Countries have a national interest in encouraging and monitoring advances in science and engineering. In the United States, that interest has been recognized at least since 1950, when Congress created the National Science Foundation.
Official interest, however, doesn't always mean interest on the part of individual citizens. The latest report from the National Science Board, which oversees the NSF, suggests the latter may be lagging just when it's most needed.
The board's Science and Engineering Indicators found that fewer college graduates are seeking higher degrees in scientific fields. After decades of growth, enrollments in science and engineering graduate programs fell by 2 percent a year from 1994 to 1997.
This slip in advanced scholarly work - admittedly not precipitous, but noteworthy - could portend a shortage of highly qualified people just ahead, both to teach at the college level and to fill key posts in industry. Increased retirement of baby-boomer scientists and engineers could add to the problem.
The ready answer to this prospect, of course, is to draw even more talent from overseas. With the push to increase the supply of H1B visas for skilled workers, this strategy is well under way.
But it has limitations. First, some countries, China for instance, are striving to improve their own graduate universities in order to keep top talent at home. Second, this country must do more to develop its own intellectual resources.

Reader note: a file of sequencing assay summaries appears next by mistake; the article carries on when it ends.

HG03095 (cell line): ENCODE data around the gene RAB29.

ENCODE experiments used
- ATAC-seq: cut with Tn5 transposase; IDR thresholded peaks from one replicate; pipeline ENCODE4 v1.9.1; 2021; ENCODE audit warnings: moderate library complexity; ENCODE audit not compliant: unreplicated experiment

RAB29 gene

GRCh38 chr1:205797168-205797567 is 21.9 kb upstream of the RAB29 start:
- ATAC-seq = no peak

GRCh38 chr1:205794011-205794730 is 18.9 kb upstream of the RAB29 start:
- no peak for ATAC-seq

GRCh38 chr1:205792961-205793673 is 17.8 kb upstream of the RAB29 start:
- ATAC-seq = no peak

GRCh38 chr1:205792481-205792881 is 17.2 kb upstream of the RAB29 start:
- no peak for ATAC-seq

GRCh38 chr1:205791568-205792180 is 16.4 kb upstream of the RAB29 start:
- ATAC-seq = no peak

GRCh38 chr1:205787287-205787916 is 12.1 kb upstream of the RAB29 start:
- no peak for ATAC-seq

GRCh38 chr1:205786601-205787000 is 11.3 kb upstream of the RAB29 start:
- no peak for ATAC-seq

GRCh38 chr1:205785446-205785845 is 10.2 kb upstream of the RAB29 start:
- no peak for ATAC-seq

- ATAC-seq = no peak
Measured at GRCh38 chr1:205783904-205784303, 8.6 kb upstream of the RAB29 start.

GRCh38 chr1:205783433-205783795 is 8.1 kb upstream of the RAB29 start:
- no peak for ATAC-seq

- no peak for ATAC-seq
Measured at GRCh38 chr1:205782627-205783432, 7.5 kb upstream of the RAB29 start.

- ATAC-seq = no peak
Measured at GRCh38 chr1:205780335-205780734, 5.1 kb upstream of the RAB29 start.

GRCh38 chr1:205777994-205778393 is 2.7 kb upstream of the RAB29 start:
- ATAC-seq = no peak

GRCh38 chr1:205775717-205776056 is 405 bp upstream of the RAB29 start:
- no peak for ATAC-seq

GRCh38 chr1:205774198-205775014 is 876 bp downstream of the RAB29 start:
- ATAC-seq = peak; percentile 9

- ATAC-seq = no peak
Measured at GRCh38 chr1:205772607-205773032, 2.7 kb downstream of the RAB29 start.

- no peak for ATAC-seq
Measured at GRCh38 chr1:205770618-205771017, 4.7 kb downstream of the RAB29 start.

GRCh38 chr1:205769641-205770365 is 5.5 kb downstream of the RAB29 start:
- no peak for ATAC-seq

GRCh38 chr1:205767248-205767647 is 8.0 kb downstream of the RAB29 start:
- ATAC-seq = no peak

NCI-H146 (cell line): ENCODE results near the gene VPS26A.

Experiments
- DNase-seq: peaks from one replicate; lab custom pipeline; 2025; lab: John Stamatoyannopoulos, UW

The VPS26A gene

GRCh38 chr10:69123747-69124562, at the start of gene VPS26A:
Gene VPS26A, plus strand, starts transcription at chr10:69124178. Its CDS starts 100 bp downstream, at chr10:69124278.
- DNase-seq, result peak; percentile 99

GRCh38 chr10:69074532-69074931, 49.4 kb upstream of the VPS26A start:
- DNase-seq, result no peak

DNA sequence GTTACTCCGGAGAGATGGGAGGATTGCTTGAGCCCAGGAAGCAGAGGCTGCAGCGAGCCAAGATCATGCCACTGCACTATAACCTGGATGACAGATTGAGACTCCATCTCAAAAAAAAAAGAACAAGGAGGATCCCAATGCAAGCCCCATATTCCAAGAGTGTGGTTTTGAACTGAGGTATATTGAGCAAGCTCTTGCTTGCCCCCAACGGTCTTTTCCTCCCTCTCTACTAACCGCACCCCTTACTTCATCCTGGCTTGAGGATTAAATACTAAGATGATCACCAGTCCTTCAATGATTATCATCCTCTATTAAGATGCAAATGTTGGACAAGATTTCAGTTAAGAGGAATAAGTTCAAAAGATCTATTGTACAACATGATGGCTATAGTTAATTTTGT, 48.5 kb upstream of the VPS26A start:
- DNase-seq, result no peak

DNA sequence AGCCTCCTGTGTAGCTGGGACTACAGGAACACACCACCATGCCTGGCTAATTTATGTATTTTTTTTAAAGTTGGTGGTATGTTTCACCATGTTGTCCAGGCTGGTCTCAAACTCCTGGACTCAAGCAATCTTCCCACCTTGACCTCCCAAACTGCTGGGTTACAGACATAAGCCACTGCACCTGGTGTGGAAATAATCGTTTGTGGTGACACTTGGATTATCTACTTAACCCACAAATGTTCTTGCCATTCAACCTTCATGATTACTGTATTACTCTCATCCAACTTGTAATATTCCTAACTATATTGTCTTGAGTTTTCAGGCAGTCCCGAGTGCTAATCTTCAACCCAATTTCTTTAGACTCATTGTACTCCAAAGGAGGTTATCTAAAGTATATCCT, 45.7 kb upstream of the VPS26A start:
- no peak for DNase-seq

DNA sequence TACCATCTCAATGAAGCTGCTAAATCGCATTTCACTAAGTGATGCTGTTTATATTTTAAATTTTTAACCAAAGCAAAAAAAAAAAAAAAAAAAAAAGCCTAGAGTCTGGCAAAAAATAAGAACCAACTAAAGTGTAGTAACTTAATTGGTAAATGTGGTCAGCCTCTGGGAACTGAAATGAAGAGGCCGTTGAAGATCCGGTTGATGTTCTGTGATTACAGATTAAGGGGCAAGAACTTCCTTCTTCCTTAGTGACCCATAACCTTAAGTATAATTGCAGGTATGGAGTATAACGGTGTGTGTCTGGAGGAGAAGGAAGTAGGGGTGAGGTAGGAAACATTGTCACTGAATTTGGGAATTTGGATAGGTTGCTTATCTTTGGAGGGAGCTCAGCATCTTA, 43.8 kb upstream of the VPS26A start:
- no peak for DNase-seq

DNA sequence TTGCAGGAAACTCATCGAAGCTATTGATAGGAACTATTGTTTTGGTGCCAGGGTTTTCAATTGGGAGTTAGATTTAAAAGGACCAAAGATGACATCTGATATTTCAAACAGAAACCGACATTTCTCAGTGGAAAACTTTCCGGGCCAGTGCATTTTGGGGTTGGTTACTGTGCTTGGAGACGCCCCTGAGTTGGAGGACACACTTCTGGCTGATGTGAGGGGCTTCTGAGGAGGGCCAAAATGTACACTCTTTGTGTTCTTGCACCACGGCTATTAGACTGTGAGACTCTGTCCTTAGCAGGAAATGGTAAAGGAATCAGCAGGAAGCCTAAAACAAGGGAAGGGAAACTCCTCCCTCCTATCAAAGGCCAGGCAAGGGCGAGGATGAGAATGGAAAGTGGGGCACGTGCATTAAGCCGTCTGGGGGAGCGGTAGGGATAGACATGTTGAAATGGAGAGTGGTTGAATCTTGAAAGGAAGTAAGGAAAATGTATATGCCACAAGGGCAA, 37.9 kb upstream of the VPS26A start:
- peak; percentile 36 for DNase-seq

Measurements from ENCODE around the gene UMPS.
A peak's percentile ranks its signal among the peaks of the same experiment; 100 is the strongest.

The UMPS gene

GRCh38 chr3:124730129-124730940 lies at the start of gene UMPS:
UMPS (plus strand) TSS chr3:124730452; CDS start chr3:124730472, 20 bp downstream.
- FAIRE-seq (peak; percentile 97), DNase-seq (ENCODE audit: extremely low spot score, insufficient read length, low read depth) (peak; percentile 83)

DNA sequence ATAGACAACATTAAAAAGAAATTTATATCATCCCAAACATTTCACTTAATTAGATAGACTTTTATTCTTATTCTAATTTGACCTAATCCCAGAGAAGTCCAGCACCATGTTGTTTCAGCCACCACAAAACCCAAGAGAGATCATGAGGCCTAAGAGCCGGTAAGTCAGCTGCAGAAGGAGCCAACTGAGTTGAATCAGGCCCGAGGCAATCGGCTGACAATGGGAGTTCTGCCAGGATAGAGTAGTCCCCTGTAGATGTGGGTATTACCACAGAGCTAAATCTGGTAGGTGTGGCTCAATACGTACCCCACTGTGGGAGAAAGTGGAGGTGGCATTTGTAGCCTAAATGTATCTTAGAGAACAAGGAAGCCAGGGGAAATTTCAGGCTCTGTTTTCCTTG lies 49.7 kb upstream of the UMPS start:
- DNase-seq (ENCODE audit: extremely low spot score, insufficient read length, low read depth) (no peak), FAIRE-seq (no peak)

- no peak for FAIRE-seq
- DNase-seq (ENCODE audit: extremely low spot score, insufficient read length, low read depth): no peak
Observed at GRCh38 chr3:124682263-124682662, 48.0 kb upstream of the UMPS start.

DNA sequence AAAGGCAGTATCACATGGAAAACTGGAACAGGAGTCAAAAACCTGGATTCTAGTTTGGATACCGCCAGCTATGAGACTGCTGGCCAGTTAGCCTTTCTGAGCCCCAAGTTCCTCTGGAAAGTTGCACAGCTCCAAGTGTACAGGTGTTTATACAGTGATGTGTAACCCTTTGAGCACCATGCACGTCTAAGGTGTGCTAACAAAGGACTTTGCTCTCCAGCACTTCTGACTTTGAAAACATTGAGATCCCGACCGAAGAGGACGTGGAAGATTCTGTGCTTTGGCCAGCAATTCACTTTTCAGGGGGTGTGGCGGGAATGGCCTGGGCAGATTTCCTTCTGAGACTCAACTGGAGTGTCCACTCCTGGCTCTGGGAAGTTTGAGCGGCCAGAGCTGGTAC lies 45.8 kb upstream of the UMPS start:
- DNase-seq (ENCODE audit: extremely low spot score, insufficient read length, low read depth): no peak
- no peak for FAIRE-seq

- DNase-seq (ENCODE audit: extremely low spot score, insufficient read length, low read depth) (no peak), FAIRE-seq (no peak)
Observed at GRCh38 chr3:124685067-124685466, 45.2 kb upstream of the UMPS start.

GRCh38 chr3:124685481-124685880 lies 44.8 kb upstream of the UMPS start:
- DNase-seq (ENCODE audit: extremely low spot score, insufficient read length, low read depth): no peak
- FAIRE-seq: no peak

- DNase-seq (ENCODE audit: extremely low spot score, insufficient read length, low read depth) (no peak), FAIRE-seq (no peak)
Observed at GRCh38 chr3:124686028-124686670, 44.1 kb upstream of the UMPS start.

The higher numbers of women entering scientific fields is encouraging. Forty percent of those enrolled in master's and PhD programs in science in 1997 were women, according to the report. But there's still much untapped potential among black and Hispanic Americans.
That potential is recognized by various business-educational alliances that are trying to bring a wider range of young people into scientific and technical work. Their work needs to be amplified. Already, nearly 30 percent of the real growth in US gross domestic product is being generated by information technology industries, and that's likely to increase, generating a big demand for trained talent.
The trends are hopeful. Demographic data points to a gradual replenishing of America's college-age population beginning next year. School-reform efforts should give more students a better foundation in science, math, and computers.
Any young person with an ear to the times knows the opportunities that lie in scientific and technical fields.
The decline noted in the National Science Board report shouldn't be hard to turn around.
(c) Copyright 2000. The Christian Science Publishing Society